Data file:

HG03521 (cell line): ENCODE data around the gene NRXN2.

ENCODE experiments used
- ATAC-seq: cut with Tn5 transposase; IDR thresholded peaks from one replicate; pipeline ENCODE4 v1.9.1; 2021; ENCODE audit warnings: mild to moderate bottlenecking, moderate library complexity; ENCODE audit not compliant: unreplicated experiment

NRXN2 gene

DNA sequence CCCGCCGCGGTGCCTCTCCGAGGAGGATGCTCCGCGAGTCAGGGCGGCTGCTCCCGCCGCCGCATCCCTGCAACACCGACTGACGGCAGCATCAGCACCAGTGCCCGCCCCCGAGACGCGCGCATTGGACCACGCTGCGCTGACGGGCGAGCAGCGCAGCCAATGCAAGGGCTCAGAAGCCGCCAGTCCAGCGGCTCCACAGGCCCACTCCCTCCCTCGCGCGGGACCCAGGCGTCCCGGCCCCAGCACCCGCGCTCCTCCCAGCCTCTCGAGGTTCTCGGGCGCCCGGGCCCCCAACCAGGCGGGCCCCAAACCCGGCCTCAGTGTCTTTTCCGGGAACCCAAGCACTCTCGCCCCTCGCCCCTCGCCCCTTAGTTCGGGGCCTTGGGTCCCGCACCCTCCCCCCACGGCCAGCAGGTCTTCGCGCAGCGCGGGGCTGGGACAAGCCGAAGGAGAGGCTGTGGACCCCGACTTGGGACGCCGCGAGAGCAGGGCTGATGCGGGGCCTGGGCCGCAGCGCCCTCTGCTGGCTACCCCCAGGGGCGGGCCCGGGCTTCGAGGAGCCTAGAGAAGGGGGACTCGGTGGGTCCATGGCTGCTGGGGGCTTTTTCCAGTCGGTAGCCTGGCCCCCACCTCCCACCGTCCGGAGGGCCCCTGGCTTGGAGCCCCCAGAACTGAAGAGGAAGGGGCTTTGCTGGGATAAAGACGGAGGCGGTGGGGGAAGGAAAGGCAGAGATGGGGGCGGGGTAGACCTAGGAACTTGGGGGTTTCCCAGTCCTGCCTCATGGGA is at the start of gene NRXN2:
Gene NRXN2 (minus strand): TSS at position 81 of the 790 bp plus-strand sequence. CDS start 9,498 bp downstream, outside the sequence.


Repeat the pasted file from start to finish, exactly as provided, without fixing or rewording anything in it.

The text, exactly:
HG03521 (cell line): ENCODE data around the gene NRXN2.

ENCODE experiments used
- ATAC-seq: cut with Tn5 transposase; IDR thresholded peaks from one replicate; pipeline ENCODE4 v1.9.1; 2021; ENCODE audit warnings: mild to moderate bottlenecking, moderate library complexity; ENCODE audit not compliant: unreplicated experiment

NRXN2 gene

DNA sequence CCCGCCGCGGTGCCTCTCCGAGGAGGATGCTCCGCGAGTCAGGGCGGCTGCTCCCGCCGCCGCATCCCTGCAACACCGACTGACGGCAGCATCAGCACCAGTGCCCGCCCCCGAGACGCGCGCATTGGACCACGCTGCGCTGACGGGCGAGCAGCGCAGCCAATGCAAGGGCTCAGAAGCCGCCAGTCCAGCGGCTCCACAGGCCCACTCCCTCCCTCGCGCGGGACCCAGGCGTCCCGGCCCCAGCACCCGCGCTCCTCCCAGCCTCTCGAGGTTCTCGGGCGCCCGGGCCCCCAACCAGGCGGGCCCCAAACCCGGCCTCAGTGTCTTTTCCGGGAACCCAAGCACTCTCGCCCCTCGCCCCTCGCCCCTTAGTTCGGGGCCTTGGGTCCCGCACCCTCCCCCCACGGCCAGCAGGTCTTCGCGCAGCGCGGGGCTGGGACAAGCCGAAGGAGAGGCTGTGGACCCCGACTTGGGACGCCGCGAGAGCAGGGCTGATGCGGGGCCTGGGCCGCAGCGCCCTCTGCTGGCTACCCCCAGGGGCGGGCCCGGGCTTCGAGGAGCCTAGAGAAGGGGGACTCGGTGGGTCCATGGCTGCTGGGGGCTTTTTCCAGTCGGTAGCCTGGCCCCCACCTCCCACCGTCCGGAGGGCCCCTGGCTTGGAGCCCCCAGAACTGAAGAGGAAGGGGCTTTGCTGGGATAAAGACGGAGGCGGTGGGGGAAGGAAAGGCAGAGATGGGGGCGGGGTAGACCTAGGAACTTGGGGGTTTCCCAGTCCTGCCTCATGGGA is at the start of gene NRXN2:
Gene NRXN2 (minus strand): TSS at position 81 of the 790 bp plus-strand sequence. CDS start 9,498 bp downstream, outside the sequence.